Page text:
Art by Arseniy Chebynkin


In modern history, there have been two nuclear disasters worthy of reaching a rate of 7, the maximum severity on the International Nuclear Event Scale. Most of you are familiar with the horrible accident that occurred in Chernobyl in 1986 where a nuclear power plant had a massive explosion, causing radioactive contamination across Europe and to this day, there is still an exclusion zone ominously known as the “zone of alienation” surrounding the power plant in a 30 km radius.

The second is known as the Fukushima Daiichi nuclear disaster, which occurred following what is known as The Great East Japan Earthquake–a magnitude 9.0 seismic event that occurred on 11 March 2011. But it wasn’t the earthquake that caused severe damage to the nuclear power plant: it was the tsunami reaching a massive height of 40.5 meters (130 feet) following the earthquake. The Nuclear & Industrial Safety Agency estimated that the radioactivity released in the meltdown was about 15% of Chernobyl’s.

Despite the severity of this nuclear accident, the fallout on the local communities and environment was not harmful, nor did it ever escalate to harmful levels.

In fact, the local residents received a substantial compensation from the Japanese government for the emotional trauma caused by the earthquake, tsunami, and the following accident at Fukushima Daiichi. With Chernobyl acting as their substantial precedent for damage control, authorities were well prepared and proactive regarding the aftermath, evacuating locals and containing the brunt of the radioactivity. By 2014, most had been able to return to their homes as radiation reached the end of its short life cycle.


But the stigma lingered…

As the years passed and the locals in Fukushima prefecture attempted to resume their normal lives, there is one part of the community that still struggled to get back on their feet: the farming and agricultural community. With the triple meltdown from the Fukushima Daiichi Nuclear Plant still fresh in people’s memories, as well as familiarity of the horrors of Chernobyl, residents and tourists alike began distrusting the locally farmed produce and livestock in fear that it was contaminated with radiation despite reassurance from authorities that they were safe to consume. As a result, local farmers and agriculturalists were no longer making enough money to make ends meet.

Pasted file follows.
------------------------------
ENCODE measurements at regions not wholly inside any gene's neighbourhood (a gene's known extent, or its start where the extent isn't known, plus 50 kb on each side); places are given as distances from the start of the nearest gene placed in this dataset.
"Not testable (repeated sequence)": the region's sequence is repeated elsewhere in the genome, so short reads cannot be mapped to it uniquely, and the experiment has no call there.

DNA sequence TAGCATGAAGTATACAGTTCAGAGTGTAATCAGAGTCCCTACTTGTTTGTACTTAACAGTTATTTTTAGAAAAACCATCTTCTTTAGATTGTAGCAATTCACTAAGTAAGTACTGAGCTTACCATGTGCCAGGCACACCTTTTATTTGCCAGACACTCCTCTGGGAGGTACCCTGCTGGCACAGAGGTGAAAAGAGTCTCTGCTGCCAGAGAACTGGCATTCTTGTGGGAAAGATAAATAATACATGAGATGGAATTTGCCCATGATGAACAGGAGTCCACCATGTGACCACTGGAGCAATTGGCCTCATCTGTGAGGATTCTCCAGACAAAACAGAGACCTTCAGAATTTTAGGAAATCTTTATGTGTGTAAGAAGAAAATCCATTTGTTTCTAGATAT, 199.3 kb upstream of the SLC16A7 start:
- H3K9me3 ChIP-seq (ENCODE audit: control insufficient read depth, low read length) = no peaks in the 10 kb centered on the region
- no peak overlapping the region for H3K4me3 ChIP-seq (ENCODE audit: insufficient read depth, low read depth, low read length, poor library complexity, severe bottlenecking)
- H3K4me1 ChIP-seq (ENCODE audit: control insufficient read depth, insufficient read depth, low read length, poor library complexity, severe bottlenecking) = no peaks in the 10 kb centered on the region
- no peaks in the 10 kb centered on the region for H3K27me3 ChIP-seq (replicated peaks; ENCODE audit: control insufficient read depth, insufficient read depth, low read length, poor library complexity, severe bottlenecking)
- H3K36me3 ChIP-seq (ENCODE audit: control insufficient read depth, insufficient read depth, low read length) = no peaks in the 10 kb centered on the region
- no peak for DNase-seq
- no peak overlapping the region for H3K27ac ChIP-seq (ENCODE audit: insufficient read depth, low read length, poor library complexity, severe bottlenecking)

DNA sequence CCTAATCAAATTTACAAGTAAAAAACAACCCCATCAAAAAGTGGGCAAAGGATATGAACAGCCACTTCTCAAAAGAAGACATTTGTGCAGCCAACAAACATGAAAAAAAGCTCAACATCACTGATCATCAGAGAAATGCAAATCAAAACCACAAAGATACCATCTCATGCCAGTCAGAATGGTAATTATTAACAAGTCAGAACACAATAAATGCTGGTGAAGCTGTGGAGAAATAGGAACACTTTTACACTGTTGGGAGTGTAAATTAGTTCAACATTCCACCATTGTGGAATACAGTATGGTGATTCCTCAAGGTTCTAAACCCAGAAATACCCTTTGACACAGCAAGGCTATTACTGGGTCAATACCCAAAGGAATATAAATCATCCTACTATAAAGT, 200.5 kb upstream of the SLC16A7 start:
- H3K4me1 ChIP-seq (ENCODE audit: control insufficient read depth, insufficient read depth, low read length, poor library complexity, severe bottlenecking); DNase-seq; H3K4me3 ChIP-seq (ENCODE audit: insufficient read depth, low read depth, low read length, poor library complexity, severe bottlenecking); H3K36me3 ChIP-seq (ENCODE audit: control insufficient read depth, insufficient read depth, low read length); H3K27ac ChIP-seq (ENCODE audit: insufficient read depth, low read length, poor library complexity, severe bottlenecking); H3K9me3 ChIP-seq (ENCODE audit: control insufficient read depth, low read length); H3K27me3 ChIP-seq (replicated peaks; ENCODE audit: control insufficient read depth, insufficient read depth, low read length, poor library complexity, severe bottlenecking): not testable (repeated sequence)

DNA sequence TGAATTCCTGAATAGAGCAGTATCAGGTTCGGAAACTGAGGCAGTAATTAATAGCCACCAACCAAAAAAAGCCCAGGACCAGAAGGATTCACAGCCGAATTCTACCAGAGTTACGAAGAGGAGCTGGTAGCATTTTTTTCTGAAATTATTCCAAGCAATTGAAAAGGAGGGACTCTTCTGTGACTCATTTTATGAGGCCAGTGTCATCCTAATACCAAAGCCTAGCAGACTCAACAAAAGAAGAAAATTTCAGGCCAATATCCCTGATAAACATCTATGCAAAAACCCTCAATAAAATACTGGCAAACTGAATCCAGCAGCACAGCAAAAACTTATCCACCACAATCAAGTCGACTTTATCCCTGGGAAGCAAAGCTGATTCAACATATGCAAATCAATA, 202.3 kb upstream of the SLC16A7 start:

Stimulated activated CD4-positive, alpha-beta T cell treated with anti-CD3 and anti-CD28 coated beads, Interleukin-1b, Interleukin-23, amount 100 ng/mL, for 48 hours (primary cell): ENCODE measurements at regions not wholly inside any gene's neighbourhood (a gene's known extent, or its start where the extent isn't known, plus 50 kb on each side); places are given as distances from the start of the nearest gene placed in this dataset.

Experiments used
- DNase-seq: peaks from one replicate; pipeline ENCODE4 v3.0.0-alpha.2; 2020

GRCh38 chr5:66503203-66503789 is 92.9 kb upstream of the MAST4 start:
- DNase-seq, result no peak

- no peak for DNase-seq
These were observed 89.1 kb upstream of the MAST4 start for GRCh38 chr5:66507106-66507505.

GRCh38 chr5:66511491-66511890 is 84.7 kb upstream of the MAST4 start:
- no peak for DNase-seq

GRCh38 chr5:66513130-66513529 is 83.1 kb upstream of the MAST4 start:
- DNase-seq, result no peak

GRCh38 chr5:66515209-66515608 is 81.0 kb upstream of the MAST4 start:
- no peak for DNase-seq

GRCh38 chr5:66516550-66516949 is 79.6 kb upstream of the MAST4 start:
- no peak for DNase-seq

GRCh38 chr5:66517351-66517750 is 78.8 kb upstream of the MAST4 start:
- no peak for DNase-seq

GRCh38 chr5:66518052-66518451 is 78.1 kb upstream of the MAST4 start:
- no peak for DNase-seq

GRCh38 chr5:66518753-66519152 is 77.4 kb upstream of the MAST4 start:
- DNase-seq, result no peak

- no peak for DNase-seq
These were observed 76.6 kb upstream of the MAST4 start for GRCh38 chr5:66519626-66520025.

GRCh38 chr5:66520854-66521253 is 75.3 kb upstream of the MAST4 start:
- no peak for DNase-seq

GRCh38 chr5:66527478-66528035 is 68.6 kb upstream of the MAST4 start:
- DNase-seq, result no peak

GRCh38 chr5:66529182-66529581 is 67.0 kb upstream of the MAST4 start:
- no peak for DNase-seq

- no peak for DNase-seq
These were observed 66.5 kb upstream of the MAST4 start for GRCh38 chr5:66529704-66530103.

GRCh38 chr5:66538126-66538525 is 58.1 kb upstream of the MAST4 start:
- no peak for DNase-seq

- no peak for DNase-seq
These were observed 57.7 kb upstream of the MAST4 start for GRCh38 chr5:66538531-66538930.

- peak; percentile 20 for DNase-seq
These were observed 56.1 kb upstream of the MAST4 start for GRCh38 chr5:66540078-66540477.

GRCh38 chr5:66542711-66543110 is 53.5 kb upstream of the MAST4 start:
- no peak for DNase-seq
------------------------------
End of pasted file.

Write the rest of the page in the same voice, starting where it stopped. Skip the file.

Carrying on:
It was time for change!

Located about 60 km away from the power plant stands the sleepy town of Hirata, with a notable road stop along Hirata-Nishi Expressway and National Route 49.

Road stops in Japan are very similar to stops along highways in North America: they have facilities such as toilets, restaurants, market places, and in some higher end stops, there are even mini-hotels and spas! They have become crucial in rural areas with dwindling populations where people driving through can buy local fruits, vegetables, and meats, as well as other commodities. The restaurants use locally sourced ingredients and tourists can even find locally made goods and gifts.

As a result, these stops have become a cultural hub to experience local Japanese culture in its rawest form.

Residents of Hirata, known for their habanero peppers, started thinking of new ways of processing their produce when locals stopped buying their peppers, and the result has become the talk of the town!


Michi no Eki Hirata’s Famous Hell Curry

curry

The rest stop in Hirata, known as Michi no Eki Hirata, began to produce their now famous living hell curry! It boasts a spiciness level that is 300 times higher than regular curry, the equivalent of seven whole habanero peppers in a small whopping punch. This curry is so spicy that the shop owners make you sign a waiver when you order. I suspect this is more of a publicity stunt than a necessity, for those crazy daredevils out there, but it’s apparently working!

They also sell soft-served ice cream, a local favourite, that is sprinkled with habanero powder from the locally sourced habaneros. There are varying degrees of spicy you can order in, and if you order the spiciest and eat the entire cone, the ice cream is free! Reportedly, about 500 customers have had their ice cream free since the product began being offered.

ice cream

The habanero products are popular enough that you can buy some of the various products through the Mini no Eki Hirata website here. It’s all in Japanese and you can only order through phone or email, but if you’re curious enough, it’s worth a shot, right? Their line of products include curry pouches, curry paste, hot pepper powder, and more.

shop


What the future holds next

Locals are expecting an influx of tourists during the 2020 Olympics held in Tokyo. Foreigners traveling across the country by bus will have the opportunity to visit these various road stops along their travel and taste each local specialty! For Hirata, it just so happens that the local flavour is the incarnation of the living hell they endured and survived in March 2011 following the nuclear disaster in Fukushima Daiichi. I admire these men and women for taking this traumatic event and turning it into something they can thrive on.

When life gives you a nuclear disaster, make nuclear-flavoured curry!

Sources & Further Reading

asahi.com/ajw/articles/AJ201911270063.html
michinoeki-hirata.com/
en.wikipedia.org/wiki/Chernobyl_disaster#Impact
en.wikipedia.org/wiki/2011_T%C5%8Dhoku_earthquake_and_tsunami
en.wikipedia.org/wiki/International_Nuclear_Event_Scale
world-nuclear.org/information-library/safety-and-security/safety-of-plants/fukushima-accident.aspx
nippon.com/en/japan-topics/g00645/roadside-rest-stops-japan%E2%80%99s-michi-no-eki-evolve-to-serve-as-community-hubs.html

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